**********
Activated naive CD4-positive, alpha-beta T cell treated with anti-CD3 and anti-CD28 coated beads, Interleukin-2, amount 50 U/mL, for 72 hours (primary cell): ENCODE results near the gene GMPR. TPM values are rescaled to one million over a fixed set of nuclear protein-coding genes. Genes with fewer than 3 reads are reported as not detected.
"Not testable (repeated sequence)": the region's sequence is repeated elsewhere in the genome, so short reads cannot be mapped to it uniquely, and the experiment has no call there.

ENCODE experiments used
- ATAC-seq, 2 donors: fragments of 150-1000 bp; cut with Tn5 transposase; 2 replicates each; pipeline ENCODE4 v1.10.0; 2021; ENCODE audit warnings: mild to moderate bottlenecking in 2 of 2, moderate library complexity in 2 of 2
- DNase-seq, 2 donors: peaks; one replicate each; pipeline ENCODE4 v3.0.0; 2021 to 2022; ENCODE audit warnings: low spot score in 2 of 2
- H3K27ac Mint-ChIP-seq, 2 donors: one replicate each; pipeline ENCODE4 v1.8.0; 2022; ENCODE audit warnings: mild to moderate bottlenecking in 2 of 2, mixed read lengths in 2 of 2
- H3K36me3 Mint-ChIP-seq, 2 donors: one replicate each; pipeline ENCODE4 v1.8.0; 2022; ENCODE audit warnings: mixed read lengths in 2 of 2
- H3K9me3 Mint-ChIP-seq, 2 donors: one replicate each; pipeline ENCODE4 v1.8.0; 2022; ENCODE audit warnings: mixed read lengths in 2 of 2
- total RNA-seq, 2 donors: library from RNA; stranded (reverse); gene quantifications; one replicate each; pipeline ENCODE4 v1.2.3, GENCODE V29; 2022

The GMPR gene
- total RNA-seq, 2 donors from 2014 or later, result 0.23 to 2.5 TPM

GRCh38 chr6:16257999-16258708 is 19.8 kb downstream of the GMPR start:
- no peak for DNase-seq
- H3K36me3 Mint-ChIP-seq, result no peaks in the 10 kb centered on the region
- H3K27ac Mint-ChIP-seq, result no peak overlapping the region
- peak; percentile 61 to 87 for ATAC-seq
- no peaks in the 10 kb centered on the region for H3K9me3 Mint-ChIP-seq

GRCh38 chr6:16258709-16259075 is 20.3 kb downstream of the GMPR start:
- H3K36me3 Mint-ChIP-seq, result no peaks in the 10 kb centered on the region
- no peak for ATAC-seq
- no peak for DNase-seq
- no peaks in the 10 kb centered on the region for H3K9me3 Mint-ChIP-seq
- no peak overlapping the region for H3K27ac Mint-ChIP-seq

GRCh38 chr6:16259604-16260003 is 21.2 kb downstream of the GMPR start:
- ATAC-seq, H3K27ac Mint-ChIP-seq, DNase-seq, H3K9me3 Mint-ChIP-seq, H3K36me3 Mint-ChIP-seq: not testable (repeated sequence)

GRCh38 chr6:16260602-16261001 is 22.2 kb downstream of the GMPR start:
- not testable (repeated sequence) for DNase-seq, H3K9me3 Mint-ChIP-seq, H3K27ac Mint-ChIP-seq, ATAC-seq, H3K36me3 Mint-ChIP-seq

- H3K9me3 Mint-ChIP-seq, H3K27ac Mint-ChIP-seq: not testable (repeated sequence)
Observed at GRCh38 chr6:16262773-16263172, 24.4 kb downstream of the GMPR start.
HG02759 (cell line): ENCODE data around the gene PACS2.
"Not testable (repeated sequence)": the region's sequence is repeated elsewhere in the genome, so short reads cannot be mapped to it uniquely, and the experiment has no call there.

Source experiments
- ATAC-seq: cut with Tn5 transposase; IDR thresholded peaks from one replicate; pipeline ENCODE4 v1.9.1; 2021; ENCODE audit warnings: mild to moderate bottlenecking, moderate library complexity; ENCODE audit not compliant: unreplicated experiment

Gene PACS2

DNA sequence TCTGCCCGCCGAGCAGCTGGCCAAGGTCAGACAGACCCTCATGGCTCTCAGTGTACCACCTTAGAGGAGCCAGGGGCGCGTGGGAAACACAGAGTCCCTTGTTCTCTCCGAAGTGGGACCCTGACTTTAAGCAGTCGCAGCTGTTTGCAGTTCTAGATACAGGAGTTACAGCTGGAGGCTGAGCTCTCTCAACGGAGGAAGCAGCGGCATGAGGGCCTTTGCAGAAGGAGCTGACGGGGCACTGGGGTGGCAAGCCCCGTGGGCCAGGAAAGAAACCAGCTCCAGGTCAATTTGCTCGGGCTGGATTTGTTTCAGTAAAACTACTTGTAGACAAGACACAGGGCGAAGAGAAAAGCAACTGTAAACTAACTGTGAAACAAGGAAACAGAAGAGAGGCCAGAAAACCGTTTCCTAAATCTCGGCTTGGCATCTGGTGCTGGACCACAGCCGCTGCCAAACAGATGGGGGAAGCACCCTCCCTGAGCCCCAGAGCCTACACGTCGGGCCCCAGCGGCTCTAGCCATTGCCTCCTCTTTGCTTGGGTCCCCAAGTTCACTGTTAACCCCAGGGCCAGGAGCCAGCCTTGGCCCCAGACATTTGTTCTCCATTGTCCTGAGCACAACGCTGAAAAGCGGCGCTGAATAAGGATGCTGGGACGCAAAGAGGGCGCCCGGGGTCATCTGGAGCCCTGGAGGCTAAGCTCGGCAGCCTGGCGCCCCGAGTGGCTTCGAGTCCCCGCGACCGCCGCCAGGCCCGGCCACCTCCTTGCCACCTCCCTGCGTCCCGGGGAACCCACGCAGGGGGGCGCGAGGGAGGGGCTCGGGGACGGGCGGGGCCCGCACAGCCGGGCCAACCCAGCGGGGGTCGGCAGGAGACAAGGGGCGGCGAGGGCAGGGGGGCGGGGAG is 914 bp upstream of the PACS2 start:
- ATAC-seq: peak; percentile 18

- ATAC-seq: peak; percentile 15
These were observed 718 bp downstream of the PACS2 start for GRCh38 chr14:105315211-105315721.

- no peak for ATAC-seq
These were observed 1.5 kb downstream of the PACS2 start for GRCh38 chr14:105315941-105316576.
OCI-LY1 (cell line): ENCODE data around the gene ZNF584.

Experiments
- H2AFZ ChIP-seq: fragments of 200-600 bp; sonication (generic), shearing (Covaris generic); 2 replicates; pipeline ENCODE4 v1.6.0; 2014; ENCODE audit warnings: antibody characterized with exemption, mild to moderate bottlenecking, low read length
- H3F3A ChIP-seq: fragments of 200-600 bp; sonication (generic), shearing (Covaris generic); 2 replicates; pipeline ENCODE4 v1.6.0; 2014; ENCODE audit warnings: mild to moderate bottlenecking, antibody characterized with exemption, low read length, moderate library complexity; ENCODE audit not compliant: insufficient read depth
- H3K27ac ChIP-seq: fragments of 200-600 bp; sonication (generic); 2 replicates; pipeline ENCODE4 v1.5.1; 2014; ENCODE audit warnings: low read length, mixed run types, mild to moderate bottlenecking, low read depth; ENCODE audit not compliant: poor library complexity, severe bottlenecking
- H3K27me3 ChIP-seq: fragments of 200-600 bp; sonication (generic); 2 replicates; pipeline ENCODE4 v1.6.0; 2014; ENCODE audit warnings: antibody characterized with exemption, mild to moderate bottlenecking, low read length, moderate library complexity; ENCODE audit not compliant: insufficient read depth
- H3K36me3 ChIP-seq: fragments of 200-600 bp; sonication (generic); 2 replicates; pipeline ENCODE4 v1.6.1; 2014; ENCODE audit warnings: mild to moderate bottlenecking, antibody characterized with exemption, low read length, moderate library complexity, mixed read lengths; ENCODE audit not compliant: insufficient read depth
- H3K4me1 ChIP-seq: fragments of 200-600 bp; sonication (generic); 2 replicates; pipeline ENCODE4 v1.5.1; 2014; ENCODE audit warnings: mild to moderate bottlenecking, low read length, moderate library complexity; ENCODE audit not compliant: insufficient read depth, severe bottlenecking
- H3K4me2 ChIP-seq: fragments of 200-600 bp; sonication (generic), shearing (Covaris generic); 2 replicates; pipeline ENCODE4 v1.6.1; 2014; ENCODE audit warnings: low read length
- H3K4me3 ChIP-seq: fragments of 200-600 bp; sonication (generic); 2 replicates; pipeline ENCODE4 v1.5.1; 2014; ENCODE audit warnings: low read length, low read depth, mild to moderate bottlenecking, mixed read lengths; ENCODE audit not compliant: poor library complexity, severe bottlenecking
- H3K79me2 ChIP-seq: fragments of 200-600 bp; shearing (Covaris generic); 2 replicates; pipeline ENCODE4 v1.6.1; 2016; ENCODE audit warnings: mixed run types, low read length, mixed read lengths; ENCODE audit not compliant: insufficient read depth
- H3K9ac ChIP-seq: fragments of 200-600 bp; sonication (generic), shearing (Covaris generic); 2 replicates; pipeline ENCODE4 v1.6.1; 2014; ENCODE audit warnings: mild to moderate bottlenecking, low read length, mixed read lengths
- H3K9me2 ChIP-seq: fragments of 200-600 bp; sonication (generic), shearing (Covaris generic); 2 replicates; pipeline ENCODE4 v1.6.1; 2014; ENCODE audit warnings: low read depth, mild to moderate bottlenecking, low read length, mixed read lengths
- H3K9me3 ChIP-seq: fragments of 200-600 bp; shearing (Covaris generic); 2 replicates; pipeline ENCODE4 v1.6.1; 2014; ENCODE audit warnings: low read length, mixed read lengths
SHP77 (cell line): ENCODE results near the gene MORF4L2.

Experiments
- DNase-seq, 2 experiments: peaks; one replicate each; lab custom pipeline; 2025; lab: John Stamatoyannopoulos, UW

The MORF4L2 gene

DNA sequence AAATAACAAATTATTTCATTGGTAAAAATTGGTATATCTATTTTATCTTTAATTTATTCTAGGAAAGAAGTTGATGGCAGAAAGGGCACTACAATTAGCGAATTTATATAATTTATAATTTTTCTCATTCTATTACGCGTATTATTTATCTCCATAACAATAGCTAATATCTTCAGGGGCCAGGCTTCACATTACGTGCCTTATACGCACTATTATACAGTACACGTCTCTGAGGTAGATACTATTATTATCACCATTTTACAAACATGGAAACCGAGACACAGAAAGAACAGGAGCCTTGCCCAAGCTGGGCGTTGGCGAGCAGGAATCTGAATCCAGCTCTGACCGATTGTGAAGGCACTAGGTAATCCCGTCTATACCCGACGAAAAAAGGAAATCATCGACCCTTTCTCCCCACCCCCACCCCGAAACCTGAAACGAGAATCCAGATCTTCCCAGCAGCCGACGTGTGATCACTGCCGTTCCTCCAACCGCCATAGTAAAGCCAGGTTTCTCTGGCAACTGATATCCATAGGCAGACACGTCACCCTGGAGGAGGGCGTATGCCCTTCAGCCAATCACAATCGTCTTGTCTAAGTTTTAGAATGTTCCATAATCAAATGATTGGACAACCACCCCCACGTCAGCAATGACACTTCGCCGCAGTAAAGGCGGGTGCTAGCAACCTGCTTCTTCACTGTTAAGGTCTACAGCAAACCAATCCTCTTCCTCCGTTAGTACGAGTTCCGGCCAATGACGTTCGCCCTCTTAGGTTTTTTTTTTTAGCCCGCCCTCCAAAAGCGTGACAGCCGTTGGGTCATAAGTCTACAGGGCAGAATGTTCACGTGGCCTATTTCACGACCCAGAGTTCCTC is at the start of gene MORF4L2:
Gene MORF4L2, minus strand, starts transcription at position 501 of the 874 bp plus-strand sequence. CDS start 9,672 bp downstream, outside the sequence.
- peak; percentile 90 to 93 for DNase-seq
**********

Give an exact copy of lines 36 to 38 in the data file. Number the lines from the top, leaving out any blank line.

- ATAC-seq: peak; percentile 18

- ATAC-seq: peak; percentile 15
These were observed 718 bp downstream of the PACS2 start for GRCh38 chr14:105315211-105315721.